Lego® Sumobot

Note: All rules are subject to change without notice.

Name of Event: “There can be only one”
Number of Robots per Match: 2
Length of Match: 2 minutes
Robot Weight Limit: 2 pounds

Objective: To push or flip opponent’s robot out of a circular ring. The first robot to touch the floor outside of the ring loses. The last robot remaining in the ring wins.

 

1.0   Definition of the Sumo Match

1.1.      Definition

A match consists of two teams, each composed of one or more members.  Only one team member may approach the ring; all others must watch from the audience. In accordance with the game rules, each team competes on a Dohyo (sumo ring) with a robot that they have constructed themselves to the specifications in Section 2. Each match starts at the judge’s signal and continues until one team has earned two points. The judge then determines the winner of the match.

 

2.0   Technical Requirements for Lego® Sumobots

2.1.      Robot Specifications

  1. A robot must fit within a 12 x 12 inch square frame (no limit on height)
  2. The total mass of a robot must be equal to or under 2 pounds.
  3. A robot may expand in size after a match begins, but may not physically separate into pieces.
  4. All robots must be completely autonomous.
  5. The robot must be built entirely from LEGO® pieces in original factory condition without restriction on types or quantity.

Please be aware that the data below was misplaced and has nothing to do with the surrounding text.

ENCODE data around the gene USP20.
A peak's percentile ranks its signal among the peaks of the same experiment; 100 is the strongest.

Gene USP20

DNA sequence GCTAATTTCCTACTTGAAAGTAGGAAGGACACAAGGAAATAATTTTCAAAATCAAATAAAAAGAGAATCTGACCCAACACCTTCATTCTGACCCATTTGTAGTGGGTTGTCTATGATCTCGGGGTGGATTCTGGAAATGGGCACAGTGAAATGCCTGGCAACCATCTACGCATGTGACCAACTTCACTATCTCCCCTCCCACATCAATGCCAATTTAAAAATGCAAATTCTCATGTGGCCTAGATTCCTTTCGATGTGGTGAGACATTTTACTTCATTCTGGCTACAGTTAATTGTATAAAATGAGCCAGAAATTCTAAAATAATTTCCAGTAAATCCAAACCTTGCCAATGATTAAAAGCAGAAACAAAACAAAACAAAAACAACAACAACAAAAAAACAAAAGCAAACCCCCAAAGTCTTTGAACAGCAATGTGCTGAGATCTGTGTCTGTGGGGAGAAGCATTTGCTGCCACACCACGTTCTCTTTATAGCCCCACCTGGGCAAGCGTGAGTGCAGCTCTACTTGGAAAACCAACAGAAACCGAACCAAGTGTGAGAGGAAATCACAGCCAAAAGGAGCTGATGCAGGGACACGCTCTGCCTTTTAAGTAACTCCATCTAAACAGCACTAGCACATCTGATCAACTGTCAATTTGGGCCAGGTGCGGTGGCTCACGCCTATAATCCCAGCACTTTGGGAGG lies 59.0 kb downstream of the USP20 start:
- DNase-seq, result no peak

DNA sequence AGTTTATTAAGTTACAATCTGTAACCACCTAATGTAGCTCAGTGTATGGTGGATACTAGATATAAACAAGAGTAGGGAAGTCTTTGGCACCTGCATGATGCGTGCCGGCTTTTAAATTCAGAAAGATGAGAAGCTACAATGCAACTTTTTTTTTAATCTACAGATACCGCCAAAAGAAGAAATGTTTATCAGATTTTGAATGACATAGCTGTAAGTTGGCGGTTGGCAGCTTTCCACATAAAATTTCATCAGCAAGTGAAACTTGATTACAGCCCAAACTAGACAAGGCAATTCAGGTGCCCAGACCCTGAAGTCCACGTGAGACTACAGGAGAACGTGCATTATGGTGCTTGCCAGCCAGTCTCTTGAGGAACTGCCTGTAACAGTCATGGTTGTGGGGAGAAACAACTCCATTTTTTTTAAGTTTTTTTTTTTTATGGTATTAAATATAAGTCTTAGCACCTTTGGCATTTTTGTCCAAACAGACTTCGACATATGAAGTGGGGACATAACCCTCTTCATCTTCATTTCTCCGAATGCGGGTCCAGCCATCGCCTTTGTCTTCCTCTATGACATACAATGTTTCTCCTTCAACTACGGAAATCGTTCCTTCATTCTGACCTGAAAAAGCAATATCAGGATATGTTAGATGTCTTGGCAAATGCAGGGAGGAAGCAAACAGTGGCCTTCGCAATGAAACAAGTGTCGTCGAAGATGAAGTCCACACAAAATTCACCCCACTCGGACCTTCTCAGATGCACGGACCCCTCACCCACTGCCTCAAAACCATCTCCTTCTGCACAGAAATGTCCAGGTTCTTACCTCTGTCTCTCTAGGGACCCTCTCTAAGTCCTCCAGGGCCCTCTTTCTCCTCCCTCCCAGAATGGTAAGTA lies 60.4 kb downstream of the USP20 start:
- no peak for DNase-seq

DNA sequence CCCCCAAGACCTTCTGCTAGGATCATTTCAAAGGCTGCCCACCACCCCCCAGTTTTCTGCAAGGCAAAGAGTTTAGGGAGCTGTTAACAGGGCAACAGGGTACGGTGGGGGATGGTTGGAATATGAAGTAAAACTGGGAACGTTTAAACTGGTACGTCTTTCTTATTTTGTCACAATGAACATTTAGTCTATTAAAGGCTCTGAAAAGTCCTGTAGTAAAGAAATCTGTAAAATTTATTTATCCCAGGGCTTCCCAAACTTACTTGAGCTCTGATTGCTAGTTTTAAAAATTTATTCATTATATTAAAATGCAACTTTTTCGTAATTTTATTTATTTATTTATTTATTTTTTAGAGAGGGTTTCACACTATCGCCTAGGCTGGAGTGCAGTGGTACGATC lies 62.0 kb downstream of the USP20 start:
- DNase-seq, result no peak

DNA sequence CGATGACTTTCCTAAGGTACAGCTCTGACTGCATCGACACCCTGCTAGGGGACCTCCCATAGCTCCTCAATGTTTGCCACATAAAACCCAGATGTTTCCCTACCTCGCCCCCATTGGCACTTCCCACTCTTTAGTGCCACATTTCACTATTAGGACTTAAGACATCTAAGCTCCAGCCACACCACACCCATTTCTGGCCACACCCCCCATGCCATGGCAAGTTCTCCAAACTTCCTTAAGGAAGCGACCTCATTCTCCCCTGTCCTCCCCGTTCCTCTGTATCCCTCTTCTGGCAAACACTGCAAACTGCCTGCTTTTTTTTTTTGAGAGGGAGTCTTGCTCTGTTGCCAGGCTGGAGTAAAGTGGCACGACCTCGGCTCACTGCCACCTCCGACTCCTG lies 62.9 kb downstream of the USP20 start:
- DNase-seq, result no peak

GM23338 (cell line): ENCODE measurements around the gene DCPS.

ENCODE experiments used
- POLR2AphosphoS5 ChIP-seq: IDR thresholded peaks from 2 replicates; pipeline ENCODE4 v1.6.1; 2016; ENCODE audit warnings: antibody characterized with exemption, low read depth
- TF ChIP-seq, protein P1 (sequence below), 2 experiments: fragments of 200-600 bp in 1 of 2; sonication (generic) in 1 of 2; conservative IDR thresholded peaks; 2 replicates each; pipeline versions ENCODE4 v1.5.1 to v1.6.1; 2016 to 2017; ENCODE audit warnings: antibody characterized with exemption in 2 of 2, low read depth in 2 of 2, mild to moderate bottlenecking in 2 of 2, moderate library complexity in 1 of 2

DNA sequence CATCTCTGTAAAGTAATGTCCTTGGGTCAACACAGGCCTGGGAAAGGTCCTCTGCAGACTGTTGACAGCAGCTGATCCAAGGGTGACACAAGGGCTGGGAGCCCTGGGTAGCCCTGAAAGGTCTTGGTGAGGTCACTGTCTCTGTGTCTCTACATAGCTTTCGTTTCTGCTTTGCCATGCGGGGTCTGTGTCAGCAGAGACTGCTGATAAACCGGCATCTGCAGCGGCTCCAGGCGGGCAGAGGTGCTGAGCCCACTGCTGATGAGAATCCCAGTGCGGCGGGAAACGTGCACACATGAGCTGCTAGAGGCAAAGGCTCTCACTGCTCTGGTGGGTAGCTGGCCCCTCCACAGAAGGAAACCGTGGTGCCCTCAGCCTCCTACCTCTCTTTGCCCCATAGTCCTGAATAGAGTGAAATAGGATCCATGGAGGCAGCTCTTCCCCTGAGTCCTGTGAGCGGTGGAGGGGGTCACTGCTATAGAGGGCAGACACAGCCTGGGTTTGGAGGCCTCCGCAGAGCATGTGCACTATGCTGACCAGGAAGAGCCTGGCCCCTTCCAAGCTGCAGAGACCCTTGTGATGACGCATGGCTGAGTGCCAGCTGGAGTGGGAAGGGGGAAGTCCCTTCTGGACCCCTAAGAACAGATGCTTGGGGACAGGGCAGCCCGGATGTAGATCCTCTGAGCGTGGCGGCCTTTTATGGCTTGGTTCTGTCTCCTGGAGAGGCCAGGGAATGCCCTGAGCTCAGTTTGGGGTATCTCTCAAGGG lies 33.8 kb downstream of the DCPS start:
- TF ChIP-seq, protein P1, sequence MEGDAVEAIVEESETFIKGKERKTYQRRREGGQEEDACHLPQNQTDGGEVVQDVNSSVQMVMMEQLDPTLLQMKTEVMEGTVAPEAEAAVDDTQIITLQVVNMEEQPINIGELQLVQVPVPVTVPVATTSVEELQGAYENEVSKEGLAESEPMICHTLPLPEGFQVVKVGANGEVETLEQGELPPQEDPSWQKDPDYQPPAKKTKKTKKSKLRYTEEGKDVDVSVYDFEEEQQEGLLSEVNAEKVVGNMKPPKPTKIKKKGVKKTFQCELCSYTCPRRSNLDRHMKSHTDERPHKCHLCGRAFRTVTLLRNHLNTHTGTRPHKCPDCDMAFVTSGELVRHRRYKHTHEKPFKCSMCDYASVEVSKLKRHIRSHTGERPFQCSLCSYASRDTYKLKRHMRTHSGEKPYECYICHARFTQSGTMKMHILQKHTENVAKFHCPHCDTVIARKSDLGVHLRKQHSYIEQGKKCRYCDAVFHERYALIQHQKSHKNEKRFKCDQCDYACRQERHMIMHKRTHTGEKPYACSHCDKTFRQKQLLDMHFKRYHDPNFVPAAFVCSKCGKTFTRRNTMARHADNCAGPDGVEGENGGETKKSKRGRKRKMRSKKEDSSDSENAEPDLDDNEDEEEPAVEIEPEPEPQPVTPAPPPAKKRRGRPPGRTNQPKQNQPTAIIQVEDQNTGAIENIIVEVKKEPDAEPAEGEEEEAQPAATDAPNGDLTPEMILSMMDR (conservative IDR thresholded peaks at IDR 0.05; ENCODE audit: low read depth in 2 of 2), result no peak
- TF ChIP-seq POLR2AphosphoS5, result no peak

6.  The robot cannot be held together by any means other than standard LEGO® construction methods (no stickers, tape, glue, oil, ect…)
  7. The onboard computing device must be one of the following: Lego® Scout, Spybots, MicroScout, RCX or NXT programmable bricks. Homebrew sensors,    multiplexors and all other modifications to LEGO® elements are prohibited.
  8. Acceptable electrical parts include only:
    • Parts manufactured and distributed by LEGO®
    • EGO® licensed parts from third party manufacturers such as Hi Technic

 

2.2       Robot Restrictions

  1. No interfering with another robots sensor is allowed.
  2. No parts that could damage the ring are allowed.
  3. No parts that are intended to break the opponent’s robot are allowed.
  4. “Normal” pushes, bangs & lifting are not considered intent to damage.
  5. No devices that can store liquid, powder, gas or other substances for throwing at the opponent are allowed.
  6. No flaming devices are allowed.
  7. No devices projectiles are allowed.
  8. No sticky substances to improve traction are allowed. Tires and other components of the robot in contact with the ring must not be able to pick up and hold a standard A4 paper (80 g/m2) for more than two seconds.
  9. No devices to increase down force, such as a vacuum pumps or magnets are allowed.
  10. No edges may be sharp enough to scratch or damage the ring, other robots, or players.

 

3.0   Requirements for the Dohyo  (Sumo Ring)

3.1.      Dohyo Interior

The dohyo interior is defined as the playing surface surrounded by and including the black border line. Anywhere outside this area is called the dohyo exterior.